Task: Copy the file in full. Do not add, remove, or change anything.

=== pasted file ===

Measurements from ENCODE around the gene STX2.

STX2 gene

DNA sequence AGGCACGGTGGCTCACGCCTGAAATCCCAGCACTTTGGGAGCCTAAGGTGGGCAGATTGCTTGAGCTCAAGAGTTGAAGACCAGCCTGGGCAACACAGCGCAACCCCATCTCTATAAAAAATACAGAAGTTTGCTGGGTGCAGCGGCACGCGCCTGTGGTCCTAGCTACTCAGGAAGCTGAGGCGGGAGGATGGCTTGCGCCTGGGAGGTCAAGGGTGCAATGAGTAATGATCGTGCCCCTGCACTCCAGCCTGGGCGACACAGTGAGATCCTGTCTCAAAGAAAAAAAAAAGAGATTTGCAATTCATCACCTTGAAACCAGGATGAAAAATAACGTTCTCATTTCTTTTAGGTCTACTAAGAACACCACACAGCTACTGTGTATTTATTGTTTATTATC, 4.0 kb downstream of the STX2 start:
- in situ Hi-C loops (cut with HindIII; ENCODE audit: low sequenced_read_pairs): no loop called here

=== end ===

Measurements from ENCODE around the gene STX2.

STX2 gene

DNA sequence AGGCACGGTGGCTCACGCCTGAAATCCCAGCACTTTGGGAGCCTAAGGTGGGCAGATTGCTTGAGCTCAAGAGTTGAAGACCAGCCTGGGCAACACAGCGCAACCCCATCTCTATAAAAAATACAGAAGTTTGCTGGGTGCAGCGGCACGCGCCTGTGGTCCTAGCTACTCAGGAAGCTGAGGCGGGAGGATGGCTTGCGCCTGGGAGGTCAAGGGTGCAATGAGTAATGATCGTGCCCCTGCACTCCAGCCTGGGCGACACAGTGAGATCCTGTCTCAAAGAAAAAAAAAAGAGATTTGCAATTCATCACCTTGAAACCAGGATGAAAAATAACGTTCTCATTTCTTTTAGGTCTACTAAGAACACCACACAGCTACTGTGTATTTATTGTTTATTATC, 4.0 kb downstream of the STX2 start:
- in situ Hi-C loops (cut with HindIII; ENCODE audit: low sequenced_read_pairs): no loop called here